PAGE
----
Santa Maria Maggiore
- Veduta della Facciata di dietro della Basilica di S. Maria Maggiore
- PIRANESI, Giovani Battista
- Publication place
- Publication date
- 520 by 755mm. (20.5 by 29.75 inches).
Second state, etching on thick laid paper with wide margins (image size 612 x 402 mm), watermark of a fleur-de-lys framed within a double circle (Hind watermark #3), left edge with minor tears from stitching and remnants of binder's glue, margins lightly spotted and toned.
Giovanni Battista Piranesi (1720-1778) was the premier engraver of 18th century Rome, as highly regarded during his lifetime as he is today. Though born in Venice he moved to Rome in 1740, where he spent much of the rest of his life and career. Rome was more than just his home however – it was also his most faithful subject. As such, Piranesi produced hundreds of incredibly detailed prints documenting the city's monuments, both ancient and modern, its landscapes and its inhabitants in his remarkable series of engravings, The Views of Rome.
This is one of three prints by Piranesi showing Sta. Maria Maggiore, a major papal basilica built in the 5th century to honor the Virgin Mary. Piranesi here depicts the basilica's apsidal facade as seen from the Piazza dell'Esquilino. The monumental baroque exterior of the apse dates to the late 17th century. Pope Clement IX had begun the project of remodeling, appointing Bernini as architect in 1669. However, his project was cancelled due to the proposed expense, and in 1673 Clement X appointed Carlo Rainaldi to execute a less ambitious, though still monumental, design. A symmetrical Baroque design was put in place by covering the old apse in a new external cladding, thereby leaving the celebrated 13th century mosaic in the apse's dome untouched. Piranesi also shows the Esquiline Obelisk, an ancient Roman obelisk found near the site of the Mausoleum of Augustus in 1527 and erected on the Esquiline hill by Pope Sixtus V in 1587. The obelisk and the church are surrounded by a varied cast of Roman characters, from the unsavory to the aristocratic, the hard at work to the leisurely – a common characteristic of Piranesi's views, providing the viewer with a realistic glimpse into Roman city life.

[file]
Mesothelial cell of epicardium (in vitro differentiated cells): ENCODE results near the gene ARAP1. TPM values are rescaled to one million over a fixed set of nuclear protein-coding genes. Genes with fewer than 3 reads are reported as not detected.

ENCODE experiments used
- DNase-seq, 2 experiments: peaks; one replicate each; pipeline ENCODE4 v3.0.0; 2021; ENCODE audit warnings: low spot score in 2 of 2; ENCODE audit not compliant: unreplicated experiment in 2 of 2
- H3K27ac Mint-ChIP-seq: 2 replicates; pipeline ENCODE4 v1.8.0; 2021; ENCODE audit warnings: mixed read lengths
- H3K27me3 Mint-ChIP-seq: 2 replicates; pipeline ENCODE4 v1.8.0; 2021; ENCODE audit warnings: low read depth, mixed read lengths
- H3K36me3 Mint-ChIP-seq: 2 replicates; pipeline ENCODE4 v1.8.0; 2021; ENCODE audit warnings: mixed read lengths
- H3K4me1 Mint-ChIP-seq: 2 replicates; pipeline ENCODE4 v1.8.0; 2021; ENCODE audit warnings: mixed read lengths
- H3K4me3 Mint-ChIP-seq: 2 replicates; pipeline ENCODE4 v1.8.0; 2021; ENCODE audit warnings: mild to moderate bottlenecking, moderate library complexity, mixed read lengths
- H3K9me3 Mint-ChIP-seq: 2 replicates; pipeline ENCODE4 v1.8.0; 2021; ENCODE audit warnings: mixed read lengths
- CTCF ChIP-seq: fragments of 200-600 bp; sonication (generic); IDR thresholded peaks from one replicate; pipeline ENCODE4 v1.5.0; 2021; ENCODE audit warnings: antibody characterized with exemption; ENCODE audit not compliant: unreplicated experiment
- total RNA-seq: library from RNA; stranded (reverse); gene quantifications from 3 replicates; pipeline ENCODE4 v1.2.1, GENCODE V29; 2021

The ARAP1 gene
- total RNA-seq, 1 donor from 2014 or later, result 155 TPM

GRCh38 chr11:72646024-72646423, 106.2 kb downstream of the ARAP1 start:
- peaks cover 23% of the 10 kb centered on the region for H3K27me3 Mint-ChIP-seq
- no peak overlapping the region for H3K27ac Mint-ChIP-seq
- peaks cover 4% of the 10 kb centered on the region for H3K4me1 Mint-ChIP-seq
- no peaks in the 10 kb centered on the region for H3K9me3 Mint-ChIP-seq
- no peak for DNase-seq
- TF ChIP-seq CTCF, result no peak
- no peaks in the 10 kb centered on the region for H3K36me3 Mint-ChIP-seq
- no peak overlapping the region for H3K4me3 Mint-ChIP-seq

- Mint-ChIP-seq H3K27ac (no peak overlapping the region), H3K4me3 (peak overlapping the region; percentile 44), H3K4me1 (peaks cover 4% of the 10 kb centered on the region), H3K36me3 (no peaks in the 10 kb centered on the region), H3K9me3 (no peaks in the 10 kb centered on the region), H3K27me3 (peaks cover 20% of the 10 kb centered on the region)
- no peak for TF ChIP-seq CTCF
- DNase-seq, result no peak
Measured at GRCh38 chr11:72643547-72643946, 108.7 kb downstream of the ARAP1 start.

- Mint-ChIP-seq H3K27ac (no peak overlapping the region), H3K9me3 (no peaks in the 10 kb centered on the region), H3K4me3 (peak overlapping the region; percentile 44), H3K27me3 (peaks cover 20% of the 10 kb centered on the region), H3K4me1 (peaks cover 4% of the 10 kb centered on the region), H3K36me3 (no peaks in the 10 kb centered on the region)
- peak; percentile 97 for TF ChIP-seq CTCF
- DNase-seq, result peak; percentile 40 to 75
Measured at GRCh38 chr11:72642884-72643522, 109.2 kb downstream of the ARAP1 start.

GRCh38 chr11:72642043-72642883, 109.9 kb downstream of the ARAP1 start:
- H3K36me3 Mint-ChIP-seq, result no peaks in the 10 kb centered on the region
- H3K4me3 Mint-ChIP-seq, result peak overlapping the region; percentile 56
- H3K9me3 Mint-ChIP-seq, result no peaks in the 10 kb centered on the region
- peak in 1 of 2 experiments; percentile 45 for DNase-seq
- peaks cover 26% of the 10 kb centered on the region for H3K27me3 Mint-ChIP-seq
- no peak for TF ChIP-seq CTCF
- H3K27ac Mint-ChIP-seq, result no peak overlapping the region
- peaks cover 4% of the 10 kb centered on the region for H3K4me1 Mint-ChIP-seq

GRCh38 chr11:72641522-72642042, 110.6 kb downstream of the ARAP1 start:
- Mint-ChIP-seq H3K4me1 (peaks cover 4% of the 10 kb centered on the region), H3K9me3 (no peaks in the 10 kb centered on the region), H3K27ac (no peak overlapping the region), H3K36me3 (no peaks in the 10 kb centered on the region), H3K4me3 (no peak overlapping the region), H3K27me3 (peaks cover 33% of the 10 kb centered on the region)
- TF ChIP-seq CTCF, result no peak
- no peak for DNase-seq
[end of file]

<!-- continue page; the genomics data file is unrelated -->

Private Collection, New York